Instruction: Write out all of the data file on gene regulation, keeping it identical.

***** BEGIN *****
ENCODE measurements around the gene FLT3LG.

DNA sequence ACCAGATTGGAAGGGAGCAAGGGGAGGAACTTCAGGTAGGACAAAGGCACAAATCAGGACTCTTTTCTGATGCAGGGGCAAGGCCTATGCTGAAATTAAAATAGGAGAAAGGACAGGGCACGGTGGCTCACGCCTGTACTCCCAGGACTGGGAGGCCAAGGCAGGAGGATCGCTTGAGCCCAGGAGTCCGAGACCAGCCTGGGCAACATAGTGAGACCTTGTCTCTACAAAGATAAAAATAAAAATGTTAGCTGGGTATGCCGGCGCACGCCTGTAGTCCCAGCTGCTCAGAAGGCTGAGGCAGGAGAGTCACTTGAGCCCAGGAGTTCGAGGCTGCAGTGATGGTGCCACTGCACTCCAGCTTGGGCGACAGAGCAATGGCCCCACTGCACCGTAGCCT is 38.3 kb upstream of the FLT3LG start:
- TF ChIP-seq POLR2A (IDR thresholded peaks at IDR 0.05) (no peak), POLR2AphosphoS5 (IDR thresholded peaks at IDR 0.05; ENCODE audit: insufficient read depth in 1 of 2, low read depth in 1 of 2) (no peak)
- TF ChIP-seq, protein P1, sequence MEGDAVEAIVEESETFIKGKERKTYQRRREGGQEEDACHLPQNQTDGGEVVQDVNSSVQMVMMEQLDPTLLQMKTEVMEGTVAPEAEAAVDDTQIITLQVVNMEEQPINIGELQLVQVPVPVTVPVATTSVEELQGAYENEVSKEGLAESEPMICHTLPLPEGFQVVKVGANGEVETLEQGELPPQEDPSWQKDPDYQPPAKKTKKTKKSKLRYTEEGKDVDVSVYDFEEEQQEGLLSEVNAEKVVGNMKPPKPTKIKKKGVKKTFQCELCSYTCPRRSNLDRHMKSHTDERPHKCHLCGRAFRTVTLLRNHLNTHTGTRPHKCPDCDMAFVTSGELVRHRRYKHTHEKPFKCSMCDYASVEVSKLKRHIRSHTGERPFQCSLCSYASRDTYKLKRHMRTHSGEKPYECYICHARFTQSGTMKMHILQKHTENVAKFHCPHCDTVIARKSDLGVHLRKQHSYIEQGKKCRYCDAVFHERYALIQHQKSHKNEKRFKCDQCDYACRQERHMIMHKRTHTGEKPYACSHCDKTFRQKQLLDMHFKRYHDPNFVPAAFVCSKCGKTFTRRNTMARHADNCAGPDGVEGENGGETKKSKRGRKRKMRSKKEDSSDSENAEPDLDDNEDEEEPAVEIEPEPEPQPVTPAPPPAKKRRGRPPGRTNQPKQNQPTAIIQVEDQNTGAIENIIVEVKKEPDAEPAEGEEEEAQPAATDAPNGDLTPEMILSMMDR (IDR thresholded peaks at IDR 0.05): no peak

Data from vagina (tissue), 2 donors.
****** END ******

ENCODE measurements around the gene FLT3LG.

DNA sequence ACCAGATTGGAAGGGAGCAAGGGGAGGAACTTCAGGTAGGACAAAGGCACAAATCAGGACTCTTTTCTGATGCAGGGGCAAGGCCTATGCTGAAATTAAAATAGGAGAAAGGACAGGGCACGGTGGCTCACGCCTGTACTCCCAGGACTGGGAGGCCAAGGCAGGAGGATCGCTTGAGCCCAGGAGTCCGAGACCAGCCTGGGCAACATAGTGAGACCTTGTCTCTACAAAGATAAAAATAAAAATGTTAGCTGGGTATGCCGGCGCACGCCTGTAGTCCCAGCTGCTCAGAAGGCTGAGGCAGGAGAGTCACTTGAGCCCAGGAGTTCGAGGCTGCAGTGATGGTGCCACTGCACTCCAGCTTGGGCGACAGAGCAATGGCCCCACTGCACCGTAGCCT is 38.3 kb upstream of the FLT3LG start:
- TF ChIP-seq POLR2A (IDR thresholded peaks at IDR 0.05) (no peak), POLR2AphosphoS5 (IDR thresholded peaks at IDR 0.05; ENCODE audit: insufficient read depth in 1 of 2, low read depth in 1 of 2) (no peak)
- TF ChIP-seq, protein P1, sequence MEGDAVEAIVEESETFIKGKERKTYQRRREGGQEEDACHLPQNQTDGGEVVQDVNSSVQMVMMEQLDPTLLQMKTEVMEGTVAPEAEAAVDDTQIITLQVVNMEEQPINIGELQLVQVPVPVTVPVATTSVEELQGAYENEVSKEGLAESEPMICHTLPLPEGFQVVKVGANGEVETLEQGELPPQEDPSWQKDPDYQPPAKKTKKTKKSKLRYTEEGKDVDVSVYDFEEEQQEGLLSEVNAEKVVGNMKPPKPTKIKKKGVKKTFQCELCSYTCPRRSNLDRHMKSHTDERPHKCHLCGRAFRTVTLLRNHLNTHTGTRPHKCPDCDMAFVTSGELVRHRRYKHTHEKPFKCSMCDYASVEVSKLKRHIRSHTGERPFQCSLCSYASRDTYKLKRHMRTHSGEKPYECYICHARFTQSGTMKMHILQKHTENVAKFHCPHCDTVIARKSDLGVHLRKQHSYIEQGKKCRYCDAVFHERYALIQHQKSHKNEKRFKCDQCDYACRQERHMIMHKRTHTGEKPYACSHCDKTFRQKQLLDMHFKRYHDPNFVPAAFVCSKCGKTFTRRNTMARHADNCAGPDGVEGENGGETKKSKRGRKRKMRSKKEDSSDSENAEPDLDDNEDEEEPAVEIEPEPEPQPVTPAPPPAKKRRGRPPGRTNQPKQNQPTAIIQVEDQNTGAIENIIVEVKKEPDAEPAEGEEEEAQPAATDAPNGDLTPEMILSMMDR (IDR thresholded peaks at IDR 0.05): no peak

Data from vagina (tissue), 2 donors.